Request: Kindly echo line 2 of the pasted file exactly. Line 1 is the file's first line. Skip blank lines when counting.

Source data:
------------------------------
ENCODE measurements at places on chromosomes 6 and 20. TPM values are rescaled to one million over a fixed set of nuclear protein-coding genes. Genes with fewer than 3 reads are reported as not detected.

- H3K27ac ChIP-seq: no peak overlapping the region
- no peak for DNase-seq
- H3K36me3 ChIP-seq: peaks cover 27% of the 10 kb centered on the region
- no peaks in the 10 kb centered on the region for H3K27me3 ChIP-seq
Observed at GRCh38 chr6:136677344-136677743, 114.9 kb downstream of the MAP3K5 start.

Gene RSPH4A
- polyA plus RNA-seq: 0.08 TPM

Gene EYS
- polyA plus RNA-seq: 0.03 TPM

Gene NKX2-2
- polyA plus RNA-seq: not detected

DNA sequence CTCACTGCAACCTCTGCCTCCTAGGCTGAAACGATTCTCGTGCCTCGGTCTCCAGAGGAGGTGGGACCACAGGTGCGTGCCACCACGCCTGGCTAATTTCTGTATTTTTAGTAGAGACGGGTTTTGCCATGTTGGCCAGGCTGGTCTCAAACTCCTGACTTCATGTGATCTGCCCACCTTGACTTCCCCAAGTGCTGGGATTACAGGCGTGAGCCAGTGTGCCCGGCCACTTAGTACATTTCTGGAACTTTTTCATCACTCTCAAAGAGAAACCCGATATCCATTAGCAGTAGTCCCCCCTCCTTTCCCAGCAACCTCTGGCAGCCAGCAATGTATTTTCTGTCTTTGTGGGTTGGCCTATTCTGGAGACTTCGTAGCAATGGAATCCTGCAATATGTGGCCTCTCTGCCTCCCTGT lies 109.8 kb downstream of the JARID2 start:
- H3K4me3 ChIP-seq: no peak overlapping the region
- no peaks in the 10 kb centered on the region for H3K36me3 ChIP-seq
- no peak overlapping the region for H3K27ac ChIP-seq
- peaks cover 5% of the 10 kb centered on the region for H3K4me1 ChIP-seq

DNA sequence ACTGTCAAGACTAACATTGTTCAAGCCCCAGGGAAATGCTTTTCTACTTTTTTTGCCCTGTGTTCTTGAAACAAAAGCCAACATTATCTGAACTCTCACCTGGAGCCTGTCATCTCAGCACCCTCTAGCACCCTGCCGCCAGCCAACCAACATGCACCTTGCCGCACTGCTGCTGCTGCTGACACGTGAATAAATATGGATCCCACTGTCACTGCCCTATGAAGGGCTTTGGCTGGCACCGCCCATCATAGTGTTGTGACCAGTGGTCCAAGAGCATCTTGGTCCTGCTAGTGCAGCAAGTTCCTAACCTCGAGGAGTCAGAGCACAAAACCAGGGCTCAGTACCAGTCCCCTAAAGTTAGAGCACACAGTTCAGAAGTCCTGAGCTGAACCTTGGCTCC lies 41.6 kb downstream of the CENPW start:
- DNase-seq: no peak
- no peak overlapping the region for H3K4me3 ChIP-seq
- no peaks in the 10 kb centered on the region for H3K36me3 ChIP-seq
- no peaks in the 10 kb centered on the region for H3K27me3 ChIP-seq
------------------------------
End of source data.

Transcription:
- H3K27ac ChIP-seq: no peak overlapping the region